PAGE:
Feeds:
Posts
Comments

Archive for the ‘British Columbia’ Category

DSCN0164

I have no data to support the opinions I write of in this posting.  So please do your own research before deciding, panicking, or acting on anything said below.

Today I was outside smoking in the damp rain when my smoking companion said that he had just surveyed the salaries of mining geoscientists (geologists and geotechnical engineers).  He noted that it appears that salaries for such folk are, on average, higher in Canada than in the USA.

My first reaction was to note that salaries for geoscientists in the oil sands and related consulting organizations probably skew the averages for Canada.  He promised to look into this.

Then I pointed out that if you look at geoscientists salaries in Orange County (California), Denver, or San Francisco you would find averages much higher than the USA average.  Afterall there are many states where salaries are low.  A geotechnical engineer working for a local authority in Iowa or Mississippi will drag down the average.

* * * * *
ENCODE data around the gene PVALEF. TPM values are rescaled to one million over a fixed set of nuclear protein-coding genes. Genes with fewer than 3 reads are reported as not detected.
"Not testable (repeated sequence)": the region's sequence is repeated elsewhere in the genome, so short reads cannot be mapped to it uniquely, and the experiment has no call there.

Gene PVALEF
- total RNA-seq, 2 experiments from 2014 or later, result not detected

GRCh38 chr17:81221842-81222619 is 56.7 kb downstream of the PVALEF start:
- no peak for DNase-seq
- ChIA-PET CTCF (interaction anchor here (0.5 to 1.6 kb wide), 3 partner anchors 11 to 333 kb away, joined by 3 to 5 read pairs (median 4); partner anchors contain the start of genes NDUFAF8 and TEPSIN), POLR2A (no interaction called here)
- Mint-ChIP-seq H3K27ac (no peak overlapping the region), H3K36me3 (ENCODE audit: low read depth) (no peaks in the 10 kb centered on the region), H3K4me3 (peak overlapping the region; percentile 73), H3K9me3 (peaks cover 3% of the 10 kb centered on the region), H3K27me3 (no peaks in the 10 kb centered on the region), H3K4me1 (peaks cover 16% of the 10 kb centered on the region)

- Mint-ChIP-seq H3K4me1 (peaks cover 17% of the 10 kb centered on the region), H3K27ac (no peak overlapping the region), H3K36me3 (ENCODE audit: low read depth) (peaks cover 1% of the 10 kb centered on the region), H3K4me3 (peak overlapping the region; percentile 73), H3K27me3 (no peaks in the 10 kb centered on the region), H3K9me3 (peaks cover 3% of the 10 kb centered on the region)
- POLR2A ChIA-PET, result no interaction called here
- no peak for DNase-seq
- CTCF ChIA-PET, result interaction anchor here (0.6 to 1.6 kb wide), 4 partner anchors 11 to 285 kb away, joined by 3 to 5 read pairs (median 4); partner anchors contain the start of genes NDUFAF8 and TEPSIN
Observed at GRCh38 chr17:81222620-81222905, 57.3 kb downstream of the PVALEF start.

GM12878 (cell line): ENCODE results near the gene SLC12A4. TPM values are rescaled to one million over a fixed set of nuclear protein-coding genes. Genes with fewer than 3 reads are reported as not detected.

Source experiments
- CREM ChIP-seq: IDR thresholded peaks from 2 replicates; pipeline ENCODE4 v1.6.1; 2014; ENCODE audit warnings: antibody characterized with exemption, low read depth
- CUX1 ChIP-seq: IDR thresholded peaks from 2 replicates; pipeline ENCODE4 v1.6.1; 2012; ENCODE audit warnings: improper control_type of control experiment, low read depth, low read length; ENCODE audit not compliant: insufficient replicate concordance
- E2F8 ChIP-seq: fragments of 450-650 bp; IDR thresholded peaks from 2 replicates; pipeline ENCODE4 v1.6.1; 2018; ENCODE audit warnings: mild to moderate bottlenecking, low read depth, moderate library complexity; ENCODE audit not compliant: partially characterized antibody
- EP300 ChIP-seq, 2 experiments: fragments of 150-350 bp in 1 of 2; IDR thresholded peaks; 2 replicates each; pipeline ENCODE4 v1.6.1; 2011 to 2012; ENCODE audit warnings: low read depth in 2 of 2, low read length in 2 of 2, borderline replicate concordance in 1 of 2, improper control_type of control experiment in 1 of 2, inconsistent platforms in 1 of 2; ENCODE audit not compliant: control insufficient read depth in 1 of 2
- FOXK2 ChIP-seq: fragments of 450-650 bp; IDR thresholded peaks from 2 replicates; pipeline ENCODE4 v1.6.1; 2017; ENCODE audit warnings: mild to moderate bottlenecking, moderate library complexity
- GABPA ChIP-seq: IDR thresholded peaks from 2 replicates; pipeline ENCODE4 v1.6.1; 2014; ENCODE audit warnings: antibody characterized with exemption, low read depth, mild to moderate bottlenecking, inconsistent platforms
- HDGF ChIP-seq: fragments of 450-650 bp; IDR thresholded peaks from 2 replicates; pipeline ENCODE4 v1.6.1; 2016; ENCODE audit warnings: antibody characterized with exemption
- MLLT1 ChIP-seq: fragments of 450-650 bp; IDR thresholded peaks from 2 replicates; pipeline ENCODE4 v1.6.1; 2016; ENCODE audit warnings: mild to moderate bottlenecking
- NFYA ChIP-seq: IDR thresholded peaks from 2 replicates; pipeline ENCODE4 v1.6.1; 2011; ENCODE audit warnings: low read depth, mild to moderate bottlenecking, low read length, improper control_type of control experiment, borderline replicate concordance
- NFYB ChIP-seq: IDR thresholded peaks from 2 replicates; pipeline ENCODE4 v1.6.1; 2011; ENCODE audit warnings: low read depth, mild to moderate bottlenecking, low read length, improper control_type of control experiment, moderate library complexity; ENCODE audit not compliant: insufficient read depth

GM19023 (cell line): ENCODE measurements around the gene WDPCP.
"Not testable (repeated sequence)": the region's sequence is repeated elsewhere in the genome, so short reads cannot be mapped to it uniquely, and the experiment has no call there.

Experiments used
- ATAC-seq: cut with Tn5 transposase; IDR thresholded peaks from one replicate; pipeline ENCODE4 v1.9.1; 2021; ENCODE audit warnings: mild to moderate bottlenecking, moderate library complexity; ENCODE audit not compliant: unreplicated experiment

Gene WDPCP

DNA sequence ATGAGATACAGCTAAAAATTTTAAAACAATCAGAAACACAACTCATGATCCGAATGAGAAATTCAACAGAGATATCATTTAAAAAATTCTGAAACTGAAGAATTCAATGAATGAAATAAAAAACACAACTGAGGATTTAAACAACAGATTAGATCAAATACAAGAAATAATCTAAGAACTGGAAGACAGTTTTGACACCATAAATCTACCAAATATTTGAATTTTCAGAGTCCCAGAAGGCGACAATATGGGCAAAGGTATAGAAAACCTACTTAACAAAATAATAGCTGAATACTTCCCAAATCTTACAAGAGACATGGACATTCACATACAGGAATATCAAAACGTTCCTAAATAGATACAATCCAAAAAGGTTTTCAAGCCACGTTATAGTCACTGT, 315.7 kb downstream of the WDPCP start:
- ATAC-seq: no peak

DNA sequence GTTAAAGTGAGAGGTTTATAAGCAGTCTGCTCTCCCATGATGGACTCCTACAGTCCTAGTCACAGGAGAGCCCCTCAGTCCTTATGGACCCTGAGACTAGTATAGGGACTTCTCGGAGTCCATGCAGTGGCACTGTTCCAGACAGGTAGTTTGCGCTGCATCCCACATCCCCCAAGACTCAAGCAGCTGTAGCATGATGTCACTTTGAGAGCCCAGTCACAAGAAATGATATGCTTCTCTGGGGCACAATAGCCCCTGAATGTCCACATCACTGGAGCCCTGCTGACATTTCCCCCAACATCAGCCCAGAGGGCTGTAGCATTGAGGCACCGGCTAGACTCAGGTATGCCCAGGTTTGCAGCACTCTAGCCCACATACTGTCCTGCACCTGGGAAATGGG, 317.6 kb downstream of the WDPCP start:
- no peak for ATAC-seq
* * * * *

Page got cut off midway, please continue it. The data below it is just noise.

I returned to my office to field a call from one such person working in the oil sands.  He noted that Calgary is no longer a place of infinite jobs–most companies serving the oil sands overstaffed in the past in fear, and now find themselves with a surplus of engineers.   He said there simply are few jobs on offer now in Calgary–times have changed significantly.

He conceded that salaries are higher in the oil sands than in the rest of Canada.  He has just hired away from a Vancouver company a bright young engineer and is going to pay him more than the Vancouver consultant.  A good example of the drift of qualified folk from consulting to the mining companies themselves.  No wonder a few Vancouver consultants have laid off many or are considering reduced work weeks!

Yet another phone call told me off an Orange County, California consultant.  Just returned from South Africa, he is planning to lure bright mining geoscientists from South Africa to California.  Apparently, he thinks they are smart and in many ways ahead of USA engineers in innovative practices & solutions in the mining industry.  He thinks the industry can absorb and use them; and he can make money from them.  Good News!